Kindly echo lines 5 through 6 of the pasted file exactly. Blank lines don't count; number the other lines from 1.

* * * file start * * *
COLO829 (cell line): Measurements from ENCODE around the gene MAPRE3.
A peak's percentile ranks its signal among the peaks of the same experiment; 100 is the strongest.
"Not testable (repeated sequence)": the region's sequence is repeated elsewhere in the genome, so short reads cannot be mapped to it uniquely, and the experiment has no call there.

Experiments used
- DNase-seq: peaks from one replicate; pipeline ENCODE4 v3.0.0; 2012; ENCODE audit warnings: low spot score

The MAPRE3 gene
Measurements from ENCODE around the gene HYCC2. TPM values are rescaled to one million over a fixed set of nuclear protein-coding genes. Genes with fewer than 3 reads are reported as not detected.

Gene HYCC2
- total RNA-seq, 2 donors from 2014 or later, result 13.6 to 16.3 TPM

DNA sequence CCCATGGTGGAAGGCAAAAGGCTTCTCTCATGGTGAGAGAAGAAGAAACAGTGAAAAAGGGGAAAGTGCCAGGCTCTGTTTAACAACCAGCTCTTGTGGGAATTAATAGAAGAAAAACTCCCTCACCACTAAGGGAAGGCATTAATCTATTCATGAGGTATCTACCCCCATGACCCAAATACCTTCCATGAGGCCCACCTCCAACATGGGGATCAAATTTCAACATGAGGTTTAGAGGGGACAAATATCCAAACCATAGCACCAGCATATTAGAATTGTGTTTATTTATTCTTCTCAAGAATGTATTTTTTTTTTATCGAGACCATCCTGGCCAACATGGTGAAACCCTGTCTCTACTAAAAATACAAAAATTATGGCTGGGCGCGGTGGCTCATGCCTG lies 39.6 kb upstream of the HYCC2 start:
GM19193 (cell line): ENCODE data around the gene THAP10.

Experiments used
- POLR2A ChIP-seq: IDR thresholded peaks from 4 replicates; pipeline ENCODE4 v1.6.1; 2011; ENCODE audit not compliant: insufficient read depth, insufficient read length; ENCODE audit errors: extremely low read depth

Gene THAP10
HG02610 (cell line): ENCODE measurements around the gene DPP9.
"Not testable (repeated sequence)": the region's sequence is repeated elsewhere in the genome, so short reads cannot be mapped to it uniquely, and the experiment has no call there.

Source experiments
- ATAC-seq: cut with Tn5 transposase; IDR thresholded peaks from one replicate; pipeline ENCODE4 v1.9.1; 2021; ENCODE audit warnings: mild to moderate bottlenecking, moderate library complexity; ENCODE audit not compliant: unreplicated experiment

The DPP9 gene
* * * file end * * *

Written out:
- DNase-seq: peaks from one replicate; pipeline ENCODE4 v3.0.0; 2012; ENCODE audit warnings: low spot score

The MAPRE3 gene